New Movies -
Abraham Lincoln: Vampire Hunter
Old Movies -
Touki Bouki: The Journey of the Hyena
The Strange Affair of Uncle Harry
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Howl’s Moving Castle (Hayao Miyazaki, 2004)
Master animator Hayao Miyazaki moves in a decidedly grown-up direction with Howl’s Moving Castle, his latest work. Noteworthy as the first of his films that is noticeably the work of an old man, yet still in full possession of his earlier work’s charms, it is defined by its comfort in routine as much as its adventure elements. Telling the tale of Sophie, a young woman who ages after being cursed by a jealous witch, the movie largely resists the urge to surrender to sheer spectacle, instead finding remarkable intimacy among its relatively small cast. Though the scale is at least as large here as it was in any of Miyazaki’s previous works and the invention never ceases to amaze, the film is as concerned with housework as it is with epic battles. Like many of Miyazaki’s previous films, the focus on work seems to comment on his own laborious process of creating hand-drawn animation. The director, a notorious workaholic and perfectionist himself, clearly values the expertise and perspiration that goes into a trade like hat making or cooking and forefronts these activities. As a result, Howl’s Moving Castle is a decidedly domestic film, but not in the same reductive way that the recent slew of Pixar animations. Here, we’re not supposed to be amused by the mere fact that the fanciful characters have domestic lives so much as we’re expected to take genuine comfort in the quiet calm of home life and the routine familiarity of tasks like marketing or bathing. Almost incredibly, in lieu of a constant barrage of more stereotypical adventure elements, Miyazaki films can demonstrate to us how the completion of these tasks can be an adventure in itself.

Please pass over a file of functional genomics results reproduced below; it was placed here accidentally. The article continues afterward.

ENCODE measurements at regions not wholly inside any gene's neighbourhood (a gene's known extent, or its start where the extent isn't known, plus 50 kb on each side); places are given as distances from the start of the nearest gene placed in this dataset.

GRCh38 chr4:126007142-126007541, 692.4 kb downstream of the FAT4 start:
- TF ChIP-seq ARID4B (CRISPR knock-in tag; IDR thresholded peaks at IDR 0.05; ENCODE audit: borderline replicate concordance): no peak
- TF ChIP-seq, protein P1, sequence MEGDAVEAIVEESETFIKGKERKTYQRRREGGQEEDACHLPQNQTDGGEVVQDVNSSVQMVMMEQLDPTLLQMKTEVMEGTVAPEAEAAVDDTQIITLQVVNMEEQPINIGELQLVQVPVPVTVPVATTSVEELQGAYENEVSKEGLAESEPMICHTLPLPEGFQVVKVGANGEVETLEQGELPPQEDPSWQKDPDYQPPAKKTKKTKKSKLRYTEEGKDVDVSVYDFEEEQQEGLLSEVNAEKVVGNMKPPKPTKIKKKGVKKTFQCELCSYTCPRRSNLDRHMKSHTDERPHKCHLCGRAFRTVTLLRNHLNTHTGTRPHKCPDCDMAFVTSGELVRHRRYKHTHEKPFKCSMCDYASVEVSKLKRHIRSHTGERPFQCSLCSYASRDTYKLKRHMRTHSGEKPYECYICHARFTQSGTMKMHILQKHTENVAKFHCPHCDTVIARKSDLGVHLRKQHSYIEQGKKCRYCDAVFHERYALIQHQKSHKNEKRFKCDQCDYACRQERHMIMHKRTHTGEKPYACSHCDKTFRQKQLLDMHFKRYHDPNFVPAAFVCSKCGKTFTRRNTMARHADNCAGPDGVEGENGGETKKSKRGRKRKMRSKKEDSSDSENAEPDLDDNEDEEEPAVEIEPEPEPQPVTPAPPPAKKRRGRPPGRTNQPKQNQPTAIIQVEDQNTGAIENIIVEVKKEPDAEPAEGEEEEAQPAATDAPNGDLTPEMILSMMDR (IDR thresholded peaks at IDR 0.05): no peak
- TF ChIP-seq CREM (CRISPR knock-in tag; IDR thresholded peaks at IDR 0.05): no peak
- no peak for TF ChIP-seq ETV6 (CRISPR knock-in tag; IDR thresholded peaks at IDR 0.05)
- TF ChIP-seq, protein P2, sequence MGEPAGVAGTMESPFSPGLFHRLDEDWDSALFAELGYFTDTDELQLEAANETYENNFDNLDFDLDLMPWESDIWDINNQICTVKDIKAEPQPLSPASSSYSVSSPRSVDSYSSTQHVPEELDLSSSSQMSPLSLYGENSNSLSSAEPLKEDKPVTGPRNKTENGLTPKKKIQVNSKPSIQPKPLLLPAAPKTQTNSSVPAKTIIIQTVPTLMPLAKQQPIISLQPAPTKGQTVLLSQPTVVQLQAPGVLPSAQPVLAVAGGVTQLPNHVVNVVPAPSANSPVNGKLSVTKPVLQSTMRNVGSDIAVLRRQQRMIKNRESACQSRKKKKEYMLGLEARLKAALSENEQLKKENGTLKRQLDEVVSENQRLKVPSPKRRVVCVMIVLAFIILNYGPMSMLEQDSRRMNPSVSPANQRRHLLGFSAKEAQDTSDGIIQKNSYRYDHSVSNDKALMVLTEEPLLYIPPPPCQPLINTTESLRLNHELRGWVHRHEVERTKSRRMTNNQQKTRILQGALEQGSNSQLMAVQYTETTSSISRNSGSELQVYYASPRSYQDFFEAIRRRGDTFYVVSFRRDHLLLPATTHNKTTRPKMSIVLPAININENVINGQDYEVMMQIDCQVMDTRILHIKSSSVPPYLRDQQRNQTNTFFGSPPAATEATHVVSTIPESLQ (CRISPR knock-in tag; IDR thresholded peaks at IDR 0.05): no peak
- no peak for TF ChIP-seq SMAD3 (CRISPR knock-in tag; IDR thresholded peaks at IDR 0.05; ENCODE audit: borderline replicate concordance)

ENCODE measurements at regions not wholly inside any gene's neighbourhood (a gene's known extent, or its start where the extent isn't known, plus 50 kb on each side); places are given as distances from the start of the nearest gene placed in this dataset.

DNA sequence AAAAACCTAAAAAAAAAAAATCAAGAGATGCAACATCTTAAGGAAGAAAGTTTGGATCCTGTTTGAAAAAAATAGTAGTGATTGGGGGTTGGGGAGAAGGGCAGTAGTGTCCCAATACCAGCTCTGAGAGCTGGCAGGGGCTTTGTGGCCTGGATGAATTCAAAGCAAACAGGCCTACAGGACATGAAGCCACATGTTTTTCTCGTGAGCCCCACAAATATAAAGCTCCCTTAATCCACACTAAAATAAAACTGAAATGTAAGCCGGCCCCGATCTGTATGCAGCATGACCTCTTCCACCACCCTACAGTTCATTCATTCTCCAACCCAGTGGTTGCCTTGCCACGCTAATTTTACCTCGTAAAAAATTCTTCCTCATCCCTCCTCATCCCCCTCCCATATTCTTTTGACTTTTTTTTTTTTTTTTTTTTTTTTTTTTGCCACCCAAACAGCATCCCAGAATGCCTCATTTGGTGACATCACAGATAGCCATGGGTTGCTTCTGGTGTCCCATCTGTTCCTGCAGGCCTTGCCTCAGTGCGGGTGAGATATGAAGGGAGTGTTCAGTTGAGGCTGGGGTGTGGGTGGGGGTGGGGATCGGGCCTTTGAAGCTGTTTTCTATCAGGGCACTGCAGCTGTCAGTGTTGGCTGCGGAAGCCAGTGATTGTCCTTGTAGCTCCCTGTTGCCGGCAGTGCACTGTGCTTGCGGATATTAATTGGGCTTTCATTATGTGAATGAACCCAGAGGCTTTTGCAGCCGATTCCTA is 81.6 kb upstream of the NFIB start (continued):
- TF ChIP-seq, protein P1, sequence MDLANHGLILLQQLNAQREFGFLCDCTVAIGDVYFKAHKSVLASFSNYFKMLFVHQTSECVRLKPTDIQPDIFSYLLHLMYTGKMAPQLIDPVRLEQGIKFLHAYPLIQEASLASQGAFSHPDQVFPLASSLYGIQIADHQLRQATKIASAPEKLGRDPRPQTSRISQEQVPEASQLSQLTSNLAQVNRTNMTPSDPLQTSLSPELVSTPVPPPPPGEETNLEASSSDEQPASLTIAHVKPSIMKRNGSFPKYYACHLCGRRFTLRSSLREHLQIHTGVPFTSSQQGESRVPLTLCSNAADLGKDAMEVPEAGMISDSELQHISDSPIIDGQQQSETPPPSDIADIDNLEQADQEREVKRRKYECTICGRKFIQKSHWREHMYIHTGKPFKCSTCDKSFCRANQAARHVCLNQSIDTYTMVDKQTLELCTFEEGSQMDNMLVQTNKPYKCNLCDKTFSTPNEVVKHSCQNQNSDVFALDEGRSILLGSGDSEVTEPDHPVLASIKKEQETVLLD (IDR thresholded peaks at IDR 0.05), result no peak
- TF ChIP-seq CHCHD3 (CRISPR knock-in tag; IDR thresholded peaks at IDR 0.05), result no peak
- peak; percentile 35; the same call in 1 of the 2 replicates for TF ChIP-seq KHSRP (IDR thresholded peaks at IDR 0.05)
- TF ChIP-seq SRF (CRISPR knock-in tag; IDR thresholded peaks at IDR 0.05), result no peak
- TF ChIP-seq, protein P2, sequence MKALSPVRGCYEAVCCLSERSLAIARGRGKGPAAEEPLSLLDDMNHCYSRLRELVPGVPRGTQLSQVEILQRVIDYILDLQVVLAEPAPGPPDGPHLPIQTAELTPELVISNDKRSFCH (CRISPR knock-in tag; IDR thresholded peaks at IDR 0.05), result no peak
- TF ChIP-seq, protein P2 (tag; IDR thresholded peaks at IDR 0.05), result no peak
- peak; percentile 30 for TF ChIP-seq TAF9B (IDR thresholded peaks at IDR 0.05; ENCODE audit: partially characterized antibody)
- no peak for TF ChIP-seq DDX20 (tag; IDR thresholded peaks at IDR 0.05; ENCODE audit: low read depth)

The first two acts of Howl’s Moving Castle, dominated by the aged Sophie, creak and wheeze along with more observational humor than outright action. The biggest action scene in the first ninety minutes of the film is an exhausting race up the stairs between a fat lady and an old lady. Though the protagonist isn’t characterized in an especially deep manner, we quickly come to understand that she’s old at heart. She finds she’s not as miserable being old as she would have expected. She feels wiser and less surprised by life as an old woman, which probably helps in a film that's set in one of Miyazaki’s typically amalgamated East-meets-West provincial fantasy landscapes. He gives us an exceptionally idiosyncratic vision of this fantasy world. Its small pleasures bide time quite well before the film segues into a more action-packed finale. By the end of Howl’s Moving Castle, it’s dabbled in romance (recalling animated features like Whisper of the Heart and Disney’s Beauty and the Beast), anti-war sentiment, and feminine empowerment, though it has to be said that the breadth of the film’s content keeps it from feeling as thematically substantial of several of the director’s past films.
Thankfully, Howl’s Moving Castle is the visual equal of the wonders that Miyazaki has previously delivered. His startling attention to detail is as present here as ever. This may be the most impressively scaled of his animated features (it favors the long shot, which helps greatly), but it still possess the hand-drawn look that Studio Ghibli is famous for. The titular castle is an elaborate, pulsating contraption of pure imagination. The character designs are consistently charming, with Calucifer, an evil, but adorable, flame spirit taking top honors. For Miyazaki fans, the film has the odd effect of coddling you with the feel of familiarity inherent in its tone while it dazzles you with sights you've never seen before. Several of the director’s touchstones resurface here, including a delightful flying sequence or two and a strong emphasis on the simple pleasures of the natural world. To quibble that Howl’s Moving Castle is not quite as good as Spirited Away, My Neighbor Totoro, Princess Mononoke or Laputa is nonsensical. It’s still a treasure. Its wonders come so constantly that one can almost start to take them for granted, and because of Miyazaki’s amazing ability to do things as no other filmmaker would, when it’s come to the end of its epic tale, you almost feel wiser yourself.